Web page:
SEC. PANETTA: I think our main opportunity here is to try to begin to establish some mil-to-mil relations with them. There are a lot of issues we have to discuss. Talk about North Korea, talk about the ability to have free trade in that region. Talk about trying to keep our sea lanes open. Talk about humanitarian assistance. Talk about proliferation of nuclear weapons. There’s an awful lot we have to talk about and I guess what I’m hoping is that we can establish at least a process whereby we can communicate with one another on a peaceful basis. So that’s going to be the primary focus that I’m going to be looking at.
MS. WOODRUFF: One brief question about incidents of misconduct in the military, Afghanistan, most recently Cartagena, Colombia. What’s the message you would like to send to men and women in and out of uniform who work for the Defense Department?
SEC. PANETTA: You know, obviously when those incidents happen it impacts on the force in terms of, you know, it impacts on the morale, it impacts -- sometimes can even jeopardize lives. It clearly hurts the military when those incidents take place.
But I guess what I would like to tell the American people is that in my experience going out there and meeting with literally thousands upon thousands of men and women in uniform -- let’s not forget this is a department of 3 million people -- that this is a very small percentage of those that are involved in this kind of misconduct, that the overwhelming majority of men and women in uniform abide by the highest standards. They’re great soldiers. They do the job. They really put their lives on the line for the safety of this country. And I guess I don’t want the American people to forget that, that overall the vast majority of our men and women do the job.
Now having said that, you know, I’ve tried to make clear to our service secretaries and our service chiefs that we have to continue to emphasize character, professionalism, integrity, kind of tough chain of command, discipline. That’s very important and that makes our military the best in the world. We’ve got to continue to emphasize that in the future so that we try to make sure that these incidents don’t occur.
MS. WOODRUFF: Defense spending. You’re a former budget director, you know the fiscal situation very well. If the administration and the Congress cannot agree by January on what to do about the current disagreement, as you know there’s going to be an automatic so-called sequestration that could lead to $500 billion of cuts for this department beyond what you’ve already proposed.
If that happens, are you better off exempting defense and just taking the pressure off of worrying about the deficit? Or do you just go ahead and show the public, you know, what kind of pain this is and what it would be?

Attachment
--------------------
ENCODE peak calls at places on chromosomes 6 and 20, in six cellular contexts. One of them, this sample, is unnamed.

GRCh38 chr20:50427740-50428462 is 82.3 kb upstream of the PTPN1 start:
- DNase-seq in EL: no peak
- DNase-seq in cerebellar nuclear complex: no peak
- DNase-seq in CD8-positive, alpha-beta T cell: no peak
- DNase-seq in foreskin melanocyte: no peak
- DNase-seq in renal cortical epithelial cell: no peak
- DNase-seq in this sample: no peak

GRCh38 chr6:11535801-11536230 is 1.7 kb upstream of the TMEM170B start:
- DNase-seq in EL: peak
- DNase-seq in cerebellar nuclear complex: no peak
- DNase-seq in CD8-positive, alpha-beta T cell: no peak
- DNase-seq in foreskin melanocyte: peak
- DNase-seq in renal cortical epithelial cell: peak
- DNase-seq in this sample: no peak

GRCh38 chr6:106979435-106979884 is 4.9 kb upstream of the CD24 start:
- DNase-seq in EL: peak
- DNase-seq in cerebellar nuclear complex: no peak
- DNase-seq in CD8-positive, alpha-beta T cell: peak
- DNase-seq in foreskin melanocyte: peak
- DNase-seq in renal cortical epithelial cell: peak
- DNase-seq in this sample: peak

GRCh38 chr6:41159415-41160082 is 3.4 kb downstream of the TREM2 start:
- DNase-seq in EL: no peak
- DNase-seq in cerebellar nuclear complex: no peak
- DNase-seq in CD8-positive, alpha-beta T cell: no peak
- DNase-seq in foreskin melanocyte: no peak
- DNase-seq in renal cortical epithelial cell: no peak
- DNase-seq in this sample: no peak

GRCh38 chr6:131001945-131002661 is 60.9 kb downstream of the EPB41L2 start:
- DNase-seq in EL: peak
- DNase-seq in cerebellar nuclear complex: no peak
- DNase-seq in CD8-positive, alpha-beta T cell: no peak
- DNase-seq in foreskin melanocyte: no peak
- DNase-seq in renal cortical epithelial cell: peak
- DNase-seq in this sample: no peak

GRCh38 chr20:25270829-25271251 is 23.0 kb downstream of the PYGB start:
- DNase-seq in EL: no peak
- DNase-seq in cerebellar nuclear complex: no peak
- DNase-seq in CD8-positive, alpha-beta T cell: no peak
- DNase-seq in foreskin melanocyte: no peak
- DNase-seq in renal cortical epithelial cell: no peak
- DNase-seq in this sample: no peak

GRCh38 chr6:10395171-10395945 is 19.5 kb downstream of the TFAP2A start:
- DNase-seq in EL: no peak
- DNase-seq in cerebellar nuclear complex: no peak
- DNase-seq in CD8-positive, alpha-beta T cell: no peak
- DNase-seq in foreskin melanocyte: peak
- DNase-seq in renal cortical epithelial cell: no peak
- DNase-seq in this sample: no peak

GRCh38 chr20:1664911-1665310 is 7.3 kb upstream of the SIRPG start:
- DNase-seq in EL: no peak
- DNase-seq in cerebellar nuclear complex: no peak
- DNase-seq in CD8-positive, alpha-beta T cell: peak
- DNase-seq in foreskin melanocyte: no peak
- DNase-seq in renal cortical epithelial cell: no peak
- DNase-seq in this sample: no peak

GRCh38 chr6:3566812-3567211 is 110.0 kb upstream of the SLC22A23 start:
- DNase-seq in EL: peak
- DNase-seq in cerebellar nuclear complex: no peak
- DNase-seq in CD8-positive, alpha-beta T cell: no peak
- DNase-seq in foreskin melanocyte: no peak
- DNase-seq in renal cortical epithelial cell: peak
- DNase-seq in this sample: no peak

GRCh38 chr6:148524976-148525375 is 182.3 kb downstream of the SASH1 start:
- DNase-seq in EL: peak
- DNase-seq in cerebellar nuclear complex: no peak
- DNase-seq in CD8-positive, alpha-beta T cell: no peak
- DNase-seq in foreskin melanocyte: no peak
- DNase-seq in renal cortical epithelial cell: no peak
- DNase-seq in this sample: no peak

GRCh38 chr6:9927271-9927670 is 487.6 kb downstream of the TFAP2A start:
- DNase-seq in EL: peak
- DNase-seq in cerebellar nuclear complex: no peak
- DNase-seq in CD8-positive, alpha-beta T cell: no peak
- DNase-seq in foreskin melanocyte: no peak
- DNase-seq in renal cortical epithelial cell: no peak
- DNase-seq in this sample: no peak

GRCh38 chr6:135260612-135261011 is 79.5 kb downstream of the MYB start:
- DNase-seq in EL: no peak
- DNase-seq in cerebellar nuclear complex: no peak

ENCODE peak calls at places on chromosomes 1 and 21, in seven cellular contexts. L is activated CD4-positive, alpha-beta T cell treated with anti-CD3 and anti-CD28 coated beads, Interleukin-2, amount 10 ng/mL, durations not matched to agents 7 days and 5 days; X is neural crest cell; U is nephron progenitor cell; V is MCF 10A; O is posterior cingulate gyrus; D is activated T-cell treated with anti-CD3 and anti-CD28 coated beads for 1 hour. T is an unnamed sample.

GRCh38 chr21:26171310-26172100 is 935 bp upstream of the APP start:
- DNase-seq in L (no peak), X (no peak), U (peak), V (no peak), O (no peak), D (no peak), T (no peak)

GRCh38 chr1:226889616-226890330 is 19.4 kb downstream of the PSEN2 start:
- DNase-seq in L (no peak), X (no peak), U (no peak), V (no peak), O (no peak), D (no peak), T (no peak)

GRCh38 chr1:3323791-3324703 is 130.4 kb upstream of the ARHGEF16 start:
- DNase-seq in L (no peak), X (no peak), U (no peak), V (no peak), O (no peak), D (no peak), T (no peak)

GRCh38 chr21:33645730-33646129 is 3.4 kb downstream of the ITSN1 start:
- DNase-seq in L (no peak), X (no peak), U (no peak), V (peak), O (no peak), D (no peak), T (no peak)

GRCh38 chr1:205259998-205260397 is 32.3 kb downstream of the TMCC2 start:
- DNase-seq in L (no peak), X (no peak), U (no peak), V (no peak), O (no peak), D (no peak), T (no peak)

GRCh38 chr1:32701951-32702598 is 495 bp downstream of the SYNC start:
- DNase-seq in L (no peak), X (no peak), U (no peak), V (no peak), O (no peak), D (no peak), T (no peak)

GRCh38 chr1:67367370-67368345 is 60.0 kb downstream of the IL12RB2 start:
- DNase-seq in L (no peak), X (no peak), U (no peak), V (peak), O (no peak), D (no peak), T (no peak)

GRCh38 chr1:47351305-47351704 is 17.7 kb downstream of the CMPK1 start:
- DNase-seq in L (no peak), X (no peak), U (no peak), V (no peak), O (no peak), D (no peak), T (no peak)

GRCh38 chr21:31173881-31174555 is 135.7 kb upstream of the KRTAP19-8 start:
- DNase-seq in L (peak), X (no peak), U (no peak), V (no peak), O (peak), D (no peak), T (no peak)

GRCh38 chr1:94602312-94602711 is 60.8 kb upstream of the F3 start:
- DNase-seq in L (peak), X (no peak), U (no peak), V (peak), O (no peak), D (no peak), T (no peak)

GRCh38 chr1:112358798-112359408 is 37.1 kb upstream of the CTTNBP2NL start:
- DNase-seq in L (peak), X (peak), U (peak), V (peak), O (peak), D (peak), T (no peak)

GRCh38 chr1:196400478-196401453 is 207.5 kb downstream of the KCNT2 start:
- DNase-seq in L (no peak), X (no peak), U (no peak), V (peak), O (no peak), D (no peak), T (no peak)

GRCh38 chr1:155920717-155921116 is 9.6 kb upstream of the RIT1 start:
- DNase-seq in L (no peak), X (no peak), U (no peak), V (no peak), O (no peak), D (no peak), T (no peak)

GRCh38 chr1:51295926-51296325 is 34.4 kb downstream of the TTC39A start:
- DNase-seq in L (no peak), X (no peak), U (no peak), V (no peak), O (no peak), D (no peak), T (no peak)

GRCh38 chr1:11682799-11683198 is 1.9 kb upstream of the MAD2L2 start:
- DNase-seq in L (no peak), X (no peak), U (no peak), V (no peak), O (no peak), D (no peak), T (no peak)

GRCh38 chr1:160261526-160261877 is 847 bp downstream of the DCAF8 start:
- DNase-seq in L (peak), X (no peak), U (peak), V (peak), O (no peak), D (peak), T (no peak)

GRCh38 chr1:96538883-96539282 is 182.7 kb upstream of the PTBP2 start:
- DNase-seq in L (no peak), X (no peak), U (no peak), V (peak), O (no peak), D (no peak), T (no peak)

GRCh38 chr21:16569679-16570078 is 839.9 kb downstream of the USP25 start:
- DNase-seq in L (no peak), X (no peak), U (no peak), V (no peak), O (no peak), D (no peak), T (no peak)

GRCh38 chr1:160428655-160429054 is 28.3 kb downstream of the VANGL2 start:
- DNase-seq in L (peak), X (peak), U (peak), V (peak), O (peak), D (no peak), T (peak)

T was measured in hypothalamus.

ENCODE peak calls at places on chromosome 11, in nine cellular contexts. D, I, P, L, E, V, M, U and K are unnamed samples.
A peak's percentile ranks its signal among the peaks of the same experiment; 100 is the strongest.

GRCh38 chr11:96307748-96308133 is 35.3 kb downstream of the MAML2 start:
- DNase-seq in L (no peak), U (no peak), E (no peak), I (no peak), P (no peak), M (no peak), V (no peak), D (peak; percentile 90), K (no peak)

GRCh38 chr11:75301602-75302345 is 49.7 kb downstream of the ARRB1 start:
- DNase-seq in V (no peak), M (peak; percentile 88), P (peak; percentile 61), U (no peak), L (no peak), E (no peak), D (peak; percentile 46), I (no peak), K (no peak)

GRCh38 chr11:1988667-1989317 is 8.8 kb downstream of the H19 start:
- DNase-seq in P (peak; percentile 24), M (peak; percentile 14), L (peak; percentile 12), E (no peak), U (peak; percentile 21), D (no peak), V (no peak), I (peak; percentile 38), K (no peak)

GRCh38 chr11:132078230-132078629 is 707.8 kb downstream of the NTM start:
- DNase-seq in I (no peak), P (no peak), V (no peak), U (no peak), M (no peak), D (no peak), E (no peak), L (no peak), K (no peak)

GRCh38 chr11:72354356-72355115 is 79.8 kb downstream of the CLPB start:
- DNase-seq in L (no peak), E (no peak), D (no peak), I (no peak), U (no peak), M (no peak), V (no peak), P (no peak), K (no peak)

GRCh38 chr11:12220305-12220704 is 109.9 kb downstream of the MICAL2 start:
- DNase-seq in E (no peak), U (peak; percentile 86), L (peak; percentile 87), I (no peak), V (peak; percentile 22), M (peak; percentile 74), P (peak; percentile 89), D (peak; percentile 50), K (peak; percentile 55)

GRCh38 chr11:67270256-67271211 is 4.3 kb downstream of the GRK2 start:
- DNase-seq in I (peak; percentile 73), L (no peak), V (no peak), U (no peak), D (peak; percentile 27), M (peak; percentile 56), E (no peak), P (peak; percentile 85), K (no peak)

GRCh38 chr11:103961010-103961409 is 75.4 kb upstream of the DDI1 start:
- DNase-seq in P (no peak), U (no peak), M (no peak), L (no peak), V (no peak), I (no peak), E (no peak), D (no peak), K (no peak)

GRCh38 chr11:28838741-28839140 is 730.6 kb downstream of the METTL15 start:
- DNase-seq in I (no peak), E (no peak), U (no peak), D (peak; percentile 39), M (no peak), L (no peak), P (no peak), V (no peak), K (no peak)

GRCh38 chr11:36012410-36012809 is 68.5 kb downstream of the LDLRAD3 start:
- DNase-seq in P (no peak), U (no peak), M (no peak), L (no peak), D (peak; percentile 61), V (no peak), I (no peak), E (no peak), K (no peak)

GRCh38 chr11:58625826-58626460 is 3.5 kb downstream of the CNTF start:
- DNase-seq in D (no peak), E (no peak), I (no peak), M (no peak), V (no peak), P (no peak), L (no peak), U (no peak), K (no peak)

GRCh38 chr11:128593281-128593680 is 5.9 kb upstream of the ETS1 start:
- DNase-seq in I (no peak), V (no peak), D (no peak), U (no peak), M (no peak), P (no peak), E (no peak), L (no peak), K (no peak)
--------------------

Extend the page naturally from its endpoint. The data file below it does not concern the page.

SEC. PANETTA: You know, Judy, having served in the Congress and having worked on budget issues most of the time I was in Congress, I’m very concerned that the Congress, both Democrats and Republicans, have to show leadership here, and can’t just allow sequestration to take effect. I mean, the whole purpose of sequestration, or even developing a crazy vehicle like that, was to ensure that they would exercise leadership to prevent it from happening.
Instead, they weren’t able to come together on any proposal and now we have this thing supposedly taking place in January. My approach to that is that this would have a devastating effect on not only national defense but I think on the rest of the country. It’s totally unacceptable, and frankly our political leaders cannot allow it to happen. That’s where I’m coming from on this issue.
MS. WOODRUFF: At the same time, the U.S. military budget, I understand, is larger than the next 14 countries’ defense budgets combined. Why does it need to be so big? In 30 seconds.
SEC. PANETTA: Judy, we’re facing a lot of threats. We talked about a lot of those threats. We’re facing threats from Iran, facing threats from North Korea, we’re facing threats from terrorism. We’re still in war in Afghanistan. We’re continuing to have turmoil in the Middle East. We’re facing cyber attacks. We’re facing a number of challenges. We have to protect this country. That’s my job. That’s what I’m paid to do and that, thank God, is what the United States military does.
MS. WOODRUFF: Well, General Dempsey, who’s the chairman of the Joint Chiefs of Staff, has said that the Pentagon, in his words, has never truly been denied the means, what it’s asked for in recent history. But with budget constraints, he said, the Pentagon now needs to confront whether there’s another way to do this. What would another way be?
SEC. PANETTA: Look, I don’t think you have to choose between protecting national security and fiscal responsibility. I think we can do our share with regards to reducing the deficit and trying to find the savings that we have to find in the Defense Department. But at the same time, we have an obligation to protect this country and to develop the kind of defense force for the future that can be agile. It’s going to be smaller. It can be agile. It can be deployable. It can be technologically advanced. But most importantly, it can protect this country. That’s what I’m trying to do with the challenge I face right now between the budget and where we need to go on defense.
MS. WOODRUFF: Well, let me ask about a specific program, big program. Lockheed Martin’s F-35 jet. The plan is to buy 2,400 of these jets. Again, given fiscal constraints, lacking international support now for this --Australia, Norway, I’m told Canada considering cutting back on what they get -- can that be cut back too? By the United States.